Jill Schoolman founded Archipelago Books in 2003 as a nonprofit focused on publishing foreign-language works in English translation. Over 10 years later, she has published more than 100 books (translated from 26 languages) from some of the world’s best known and bestselling authors.

After a stint in film production, Schoolman began her editorial career at Seven Stories Press, working with acclaimed writers such as Lynne Sharon Schwartz, Assia Djebar, and Koigi wa Wamwere. After three years at Seven Stories, Schoolman realized she had a knack and passion for bringing foreign literature to the American market, and decided to establish Archipelago Books and pursue only international titles. Located within the old American Can factory in Brooklyn, N.Y., the press began with Schoolman and one other employee and has continued for a decade at nearly the same size: interns, a California-based book designer, and one part-time employee round out the staff.

Running the press as a nonprofit has allowed Schoolman the flexibility to follow her eclectic tastes, and her list displays a global scope. Archipelago has published five of Lebanese novelist Elias Khoury’s novels, including the renowned Gate of the Sun (which was a New York Times Notable Book and won the Palestine Prize), as well as books by Palestinian poet Mahmoud Darwish, Polish novelist Magdalena Tulli, and Bosnian writer Miljenko Jergovic´. In addition to foreign contemporary novelists, Archipelago also publishes works from some of literature’s biggest names: Julio Cortázar’s Autonauts of the Cosmoroute, Nobel laureate Halldór Laxness’s Hero, Bohumil Hrabal’s Harlequin’s Millions, and Auguste Rodin by Rainer Maria Rilke. The breadth of the list is truly remarkable, especially considering that each title is personally handled by Schoolman.

Possibly the most intriguing Schoolman acquisition has been the six books of Norwegian writer Karl Ove Knausgård’s opus, My Struggle—a title that echoes that of Hitler’s autobiography. Widely acclaimed for its scope and style, controversial for Knausgård’s title choice and his autobiographical approach to a fictional work, the book has sold nearly half a million copies in Norway. The attention has only mounted as Knausgård continues to find an American audience. Archipelago’s hardcover edition of the third volume, published last May, is already selling more copies than the first two volumes combined. In its starred review (April 14, 2014), PW called the latest volume a “genre-defying and unusual novel [that] will leave readers hungry for the following installments.” Next May, Schoolman will release the fourth volume, which follows Knausgård’s move to a tiny village in the Arctic Circle after graduating high school.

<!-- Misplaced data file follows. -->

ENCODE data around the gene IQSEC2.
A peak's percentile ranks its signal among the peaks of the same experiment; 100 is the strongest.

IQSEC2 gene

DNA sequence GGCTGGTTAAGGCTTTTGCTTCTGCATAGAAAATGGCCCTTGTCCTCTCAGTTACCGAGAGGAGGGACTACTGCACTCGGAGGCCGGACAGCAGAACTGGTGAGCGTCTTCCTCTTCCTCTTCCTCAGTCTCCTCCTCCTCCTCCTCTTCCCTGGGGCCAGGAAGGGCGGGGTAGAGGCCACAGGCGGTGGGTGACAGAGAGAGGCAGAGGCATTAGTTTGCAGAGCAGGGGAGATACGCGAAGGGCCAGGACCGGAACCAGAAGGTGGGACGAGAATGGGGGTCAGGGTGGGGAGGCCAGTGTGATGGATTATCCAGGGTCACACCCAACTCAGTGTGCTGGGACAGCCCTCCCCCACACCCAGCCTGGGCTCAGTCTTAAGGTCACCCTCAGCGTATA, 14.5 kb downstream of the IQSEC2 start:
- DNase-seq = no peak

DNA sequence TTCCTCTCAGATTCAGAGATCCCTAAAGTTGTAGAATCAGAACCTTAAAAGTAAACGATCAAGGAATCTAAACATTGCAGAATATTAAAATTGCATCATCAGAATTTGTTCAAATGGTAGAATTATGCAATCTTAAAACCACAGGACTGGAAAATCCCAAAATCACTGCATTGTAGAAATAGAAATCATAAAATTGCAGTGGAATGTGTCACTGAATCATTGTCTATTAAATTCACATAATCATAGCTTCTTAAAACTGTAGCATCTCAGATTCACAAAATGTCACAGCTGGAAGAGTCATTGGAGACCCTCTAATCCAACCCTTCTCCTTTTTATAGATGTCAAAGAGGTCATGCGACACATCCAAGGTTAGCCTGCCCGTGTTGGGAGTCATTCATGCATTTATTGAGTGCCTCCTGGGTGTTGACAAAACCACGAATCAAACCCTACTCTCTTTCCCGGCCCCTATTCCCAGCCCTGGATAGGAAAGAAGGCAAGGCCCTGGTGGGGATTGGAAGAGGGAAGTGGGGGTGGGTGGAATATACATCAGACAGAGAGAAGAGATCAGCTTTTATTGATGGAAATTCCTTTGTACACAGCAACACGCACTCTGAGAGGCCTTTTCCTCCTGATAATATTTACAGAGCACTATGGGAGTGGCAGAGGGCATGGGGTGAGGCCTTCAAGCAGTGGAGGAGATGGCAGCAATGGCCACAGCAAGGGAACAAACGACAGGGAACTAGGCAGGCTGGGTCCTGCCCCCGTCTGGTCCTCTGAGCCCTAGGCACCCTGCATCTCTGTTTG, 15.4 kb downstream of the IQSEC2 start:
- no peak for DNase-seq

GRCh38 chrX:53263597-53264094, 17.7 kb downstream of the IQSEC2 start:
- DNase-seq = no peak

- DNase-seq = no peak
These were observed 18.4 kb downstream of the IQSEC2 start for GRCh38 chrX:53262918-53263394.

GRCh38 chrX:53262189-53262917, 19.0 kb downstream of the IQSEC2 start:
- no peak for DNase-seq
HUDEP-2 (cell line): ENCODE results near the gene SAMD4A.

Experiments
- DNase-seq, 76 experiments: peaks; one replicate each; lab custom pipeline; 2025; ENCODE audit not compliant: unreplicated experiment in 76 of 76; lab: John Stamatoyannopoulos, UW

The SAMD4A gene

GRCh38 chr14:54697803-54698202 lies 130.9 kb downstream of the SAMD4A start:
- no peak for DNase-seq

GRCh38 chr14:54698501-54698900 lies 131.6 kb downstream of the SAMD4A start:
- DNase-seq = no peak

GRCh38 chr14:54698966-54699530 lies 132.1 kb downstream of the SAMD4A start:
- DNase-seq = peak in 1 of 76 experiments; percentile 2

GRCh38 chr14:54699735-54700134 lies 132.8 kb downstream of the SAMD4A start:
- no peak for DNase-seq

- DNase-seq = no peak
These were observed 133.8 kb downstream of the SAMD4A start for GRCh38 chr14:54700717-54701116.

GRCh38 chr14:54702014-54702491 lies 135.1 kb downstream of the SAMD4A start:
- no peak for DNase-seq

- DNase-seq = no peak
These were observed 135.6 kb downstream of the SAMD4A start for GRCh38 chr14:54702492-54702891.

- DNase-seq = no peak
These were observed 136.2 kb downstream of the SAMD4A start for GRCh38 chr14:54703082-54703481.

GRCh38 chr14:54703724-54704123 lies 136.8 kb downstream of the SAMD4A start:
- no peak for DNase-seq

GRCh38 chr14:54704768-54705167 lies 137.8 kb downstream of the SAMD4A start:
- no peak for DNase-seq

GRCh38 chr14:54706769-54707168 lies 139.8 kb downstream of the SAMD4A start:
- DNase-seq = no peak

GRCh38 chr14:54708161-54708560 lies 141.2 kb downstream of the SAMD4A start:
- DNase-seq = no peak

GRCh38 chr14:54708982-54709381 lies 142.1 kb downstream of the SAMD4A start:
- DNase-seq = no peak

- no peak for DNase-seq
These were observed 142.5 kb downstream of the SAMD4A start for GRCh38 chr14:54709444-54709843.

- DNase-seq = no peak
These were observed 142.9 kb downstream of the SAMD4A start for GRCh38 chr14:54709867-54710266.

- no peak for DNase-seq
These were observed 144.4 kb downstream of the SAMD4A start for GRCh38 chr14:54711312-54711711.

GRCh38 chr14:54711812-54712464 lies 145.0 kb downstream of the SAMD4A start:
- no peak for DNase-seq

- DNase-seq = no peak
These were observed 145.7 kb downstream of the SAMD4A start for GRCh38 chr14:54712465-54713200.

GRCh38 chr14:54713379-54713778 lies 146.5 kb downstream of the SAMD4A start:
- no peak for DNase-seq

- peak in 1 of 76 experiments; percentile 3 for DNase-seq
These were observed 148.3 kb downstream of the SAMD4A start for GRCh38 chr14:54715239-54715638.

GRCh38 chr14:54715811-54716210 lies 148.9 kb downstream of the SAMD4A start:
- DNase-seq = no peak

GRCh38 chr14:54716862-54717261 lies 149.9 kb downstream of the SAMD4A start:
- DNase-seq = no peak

Raised in Kansas City, Schoolman believes that “growing up in such a land-locked place made me long to travel.” She’s fluent in French and proficient in Spanish and Italian; her experience with foreign languages comes from a lifelong love of travel. She remembers a trip to Tanzania as particularly eye-opening, as well as a summer in Rome where she became engrossed with Italian film. After graduating from Yale, Schoolman followed her film ambitions to Paris and found a job delivering pizzas via moped. “I think that my time in Paris and elsewhere in Europe opened things up and shifted the center for me in a visceral way,” she said. It was exciting “to witness and experience the cultural influences from various parts of the world... this vital ebb and flow.” Later she found a job as a film editing apprentice in a West African film production house called Atriascope. “I still remember how welcoming and generous they were with me, not to mention patient with my spotty French. And what a joy it was to be able to see films from all corners of the world at 10 in the morning!” As much as Schoolman liked living and working in Paris, when her work permit expired she decided to head back to the U.S., where she worked in film in New York for a year before joining Seven Stories.

Loyalty to Schoolman’s vision seems to be the lifeblood of Archipelago, with her curated list more like a brilliant friend’s recommendations than a traditional output of smaller titles bolstered by bestsellers. A subscription program is available for readers who’d like to receive all of Archipelago’s frontlist titles. Upcoming books include Ready to Burst, by Haitian writer Franketienne, which explores the oppression and cruelty of the Duvalier dictatorship through a young narrator and his alter-ego, and the Selected Stories of Turkish writer Sait Faik Abasıyanık, a collection centered on the daily lives of people in Istanbul.

Age: 45

Current title: Publisher, editor-in-chief, Archipelgo Books

Almost became: A documentary film director or vagabond

Higher education: B.A., Yale

Early literary influences: Dostoyevski, Flannery O’Connor, Yukio Mishima